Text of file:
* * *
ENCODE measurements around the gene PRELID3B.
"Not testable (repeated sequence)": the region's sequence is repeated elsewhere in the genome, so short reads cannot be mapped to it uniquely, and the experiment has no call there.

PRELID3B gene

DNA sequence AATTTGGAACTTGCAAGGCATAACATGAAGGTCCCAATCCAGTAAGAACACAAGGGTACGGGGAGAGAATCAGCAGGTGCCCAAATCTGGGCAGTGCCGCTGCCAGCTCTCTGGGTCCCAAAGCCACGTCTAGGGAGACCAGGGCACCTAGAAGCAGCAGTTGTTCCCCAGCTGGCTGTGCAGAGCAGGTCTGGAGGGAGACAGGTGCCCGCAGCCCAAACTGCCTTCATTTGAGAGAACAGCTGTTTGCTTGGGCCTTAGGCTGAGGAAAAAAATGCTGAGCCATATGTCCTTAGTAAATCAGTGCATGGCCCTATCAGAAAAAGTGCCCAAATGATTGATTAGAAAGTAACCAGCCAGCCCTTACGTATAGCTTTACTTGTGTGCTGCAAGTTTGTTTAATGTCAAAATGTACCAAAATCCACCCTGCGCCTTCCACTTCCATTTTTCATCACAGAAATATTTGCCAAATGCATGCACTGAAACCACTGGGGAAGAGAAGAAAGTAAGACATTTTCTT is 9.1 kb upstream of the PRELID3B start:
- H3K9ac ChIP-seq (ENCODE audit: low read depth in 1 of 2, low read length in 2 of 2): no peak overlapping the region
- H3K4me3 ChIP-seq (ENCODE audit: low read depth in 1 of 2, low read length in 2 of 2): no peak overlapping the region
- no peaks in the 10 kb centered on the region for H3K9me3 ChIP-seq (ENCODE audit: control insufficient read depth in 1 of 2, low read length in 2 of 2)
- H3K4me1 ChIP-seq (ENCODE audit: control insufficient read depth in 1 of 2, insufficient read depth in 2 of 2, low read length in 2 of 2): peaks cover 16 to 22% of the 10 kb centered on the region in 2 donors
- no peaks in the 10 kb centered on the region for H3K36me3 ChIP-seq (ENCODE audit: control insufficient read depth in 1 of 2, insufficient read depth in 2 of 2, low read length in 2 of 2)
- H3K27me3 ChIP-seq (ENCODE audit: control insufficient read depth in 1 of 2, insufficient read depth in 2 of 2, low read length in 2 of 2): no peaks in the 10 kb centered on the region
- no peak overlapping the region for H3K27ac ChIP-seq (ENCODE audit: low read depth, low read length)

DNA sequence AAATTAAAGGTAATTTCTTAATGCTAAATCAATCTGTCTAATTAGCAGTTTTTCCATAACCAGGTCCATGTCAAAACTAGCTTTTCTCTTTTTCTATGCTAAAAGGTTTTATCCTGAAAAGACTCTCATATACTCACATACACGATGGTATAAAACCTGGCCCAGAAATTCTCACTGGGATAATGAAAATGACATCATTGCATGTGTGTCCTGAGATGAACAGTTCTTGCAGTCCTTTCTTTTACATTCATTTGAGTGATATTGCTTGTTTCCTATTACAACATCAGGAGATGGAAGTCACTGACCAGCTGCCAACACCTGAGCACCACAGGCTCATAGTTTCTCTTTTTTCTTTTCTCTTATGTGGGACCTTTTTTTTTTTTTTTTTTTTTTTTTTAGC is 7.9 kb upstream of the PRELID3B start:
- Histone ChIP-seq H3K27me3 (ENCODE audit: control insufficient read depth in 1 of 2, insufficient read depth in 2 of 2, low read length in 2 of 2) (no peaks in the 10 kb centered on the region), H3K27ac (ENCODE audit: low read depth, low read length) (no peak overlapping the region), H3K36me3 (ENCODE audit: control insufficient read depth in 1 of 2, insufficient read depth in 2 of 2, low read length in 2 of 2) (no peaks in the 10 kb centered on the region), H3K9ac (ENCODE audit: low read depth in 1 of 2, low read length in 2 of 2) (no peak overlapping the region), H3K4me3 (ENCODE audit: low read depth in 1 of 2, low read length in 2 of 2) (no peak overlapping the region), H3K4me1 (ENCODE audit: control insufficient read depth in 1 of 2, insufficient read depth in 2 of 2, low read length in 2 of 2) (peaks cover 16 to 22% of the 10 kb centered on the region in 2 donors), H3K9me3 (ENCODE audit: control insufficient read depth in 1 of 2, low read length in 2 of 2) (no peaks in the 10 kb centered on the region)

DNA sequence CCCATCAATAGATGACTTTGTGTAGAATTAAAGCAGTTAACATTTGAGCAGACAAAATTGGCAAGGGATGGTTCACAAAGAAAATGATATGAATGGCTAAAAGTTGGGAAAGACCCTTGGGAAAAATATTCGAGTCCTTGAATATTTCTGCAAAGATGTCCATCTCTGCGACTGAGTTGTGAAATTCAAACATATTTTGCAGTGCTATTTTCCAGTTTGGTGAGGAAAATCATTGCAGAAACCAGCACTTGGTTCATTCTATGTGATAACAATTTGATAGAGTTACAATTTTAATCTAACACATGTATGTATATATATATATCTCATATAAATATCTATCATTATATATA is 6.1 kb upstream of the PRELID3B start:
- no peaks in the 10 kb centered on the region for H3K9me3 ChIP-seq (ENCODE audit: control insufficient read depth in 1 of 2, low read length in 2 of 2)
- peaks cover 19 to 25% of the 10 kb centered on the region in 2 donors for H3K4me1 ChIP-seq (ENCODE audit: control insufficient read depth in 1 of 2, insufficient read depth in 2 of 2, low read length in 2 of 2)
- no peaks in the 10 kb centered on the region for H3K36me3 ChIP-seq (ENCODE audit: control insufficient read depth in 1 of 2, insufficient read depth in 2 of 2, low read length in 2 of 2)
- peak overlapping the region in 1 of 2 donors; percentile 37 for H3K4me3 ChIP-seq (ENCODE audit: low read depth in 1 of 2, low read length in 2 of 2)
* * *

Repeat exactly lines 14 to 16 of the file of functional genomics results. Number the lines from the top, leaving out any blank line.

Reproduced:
DNA sequence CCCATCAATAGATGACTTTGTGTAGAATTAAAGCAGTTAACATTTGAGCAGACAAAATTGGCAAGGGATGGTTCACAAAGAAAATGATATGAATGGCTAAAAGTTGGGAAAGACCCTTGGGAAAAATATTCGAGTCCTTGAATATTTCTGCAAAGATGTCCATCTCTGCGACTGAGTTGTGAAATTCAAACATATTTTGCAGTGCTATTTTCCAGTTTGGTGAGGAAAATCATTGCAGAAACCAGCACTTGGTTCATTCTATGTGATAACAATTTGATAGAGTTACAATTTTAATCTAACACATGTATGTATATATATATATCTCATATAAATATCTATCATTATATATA is 6.1 kb upstream of the PRELID3B start:
- no peaks in the 10 kb centered on the region for H3K9me3 ChIP-seq (ENCODE audit: control insufficient read depth in 1 of 2, low read length in 2 of 2)
- peaks cover 19 to 25% of the 10 kb centered on the region in 2 donors for H3K4me1 ChIP-seq (ENCODE audit: control insufficient read depth in 1 of 2, insufficient read depth in 2 of 2, low read length in 2 of 2)